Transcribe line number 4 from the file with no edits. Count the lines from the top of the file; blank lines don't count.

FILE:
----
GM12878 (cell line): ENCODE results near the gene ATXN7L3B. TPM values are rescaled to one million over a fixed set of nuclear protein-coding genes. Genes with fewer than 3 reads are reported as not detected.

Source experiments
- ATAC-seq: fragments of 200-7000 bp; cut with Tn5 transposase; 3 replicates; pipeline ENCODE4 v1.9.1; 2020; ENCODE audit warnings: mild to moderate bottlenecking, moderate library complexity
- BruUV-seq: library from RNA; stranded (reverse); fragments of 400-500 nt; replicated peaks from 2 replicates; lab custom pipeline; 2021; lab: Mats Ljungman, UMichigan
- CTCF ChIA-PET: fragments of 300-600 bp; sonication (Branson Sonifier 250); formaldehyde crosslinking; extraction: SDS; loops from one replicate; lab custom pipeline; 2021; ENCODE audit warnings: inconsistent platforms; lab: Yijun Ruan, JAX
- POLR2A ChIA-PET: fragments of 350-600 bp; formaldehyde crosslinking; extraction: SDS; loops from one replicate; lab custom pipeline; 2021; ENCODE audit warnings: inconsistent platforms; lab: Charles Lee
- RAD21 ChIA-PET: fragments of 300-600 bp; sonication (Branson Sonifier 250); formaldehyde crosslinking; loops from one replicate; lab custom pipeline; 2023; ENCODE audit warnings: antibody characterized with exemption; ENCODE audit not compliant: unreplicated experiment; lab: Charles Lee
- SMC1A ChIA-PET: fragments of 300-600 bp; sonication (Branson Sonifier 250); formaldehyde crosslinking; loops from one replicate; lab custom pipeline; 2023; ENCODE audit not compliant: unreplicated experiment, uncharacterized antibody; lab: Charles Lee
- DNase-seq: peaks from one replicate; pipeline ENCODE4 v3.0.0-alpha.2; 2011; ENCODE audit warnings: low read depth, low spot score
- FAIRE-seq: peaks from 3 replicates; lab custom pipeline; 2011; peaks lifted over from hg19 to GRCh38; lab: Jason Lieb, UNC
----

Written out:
- BruUV-seq: library from RNA; stranded (reverse); fragments of 400-500 nt; replicated peaks from 2 replicates; lab custom pipeline; 2021; lab: Mats Ljungman, UMichigan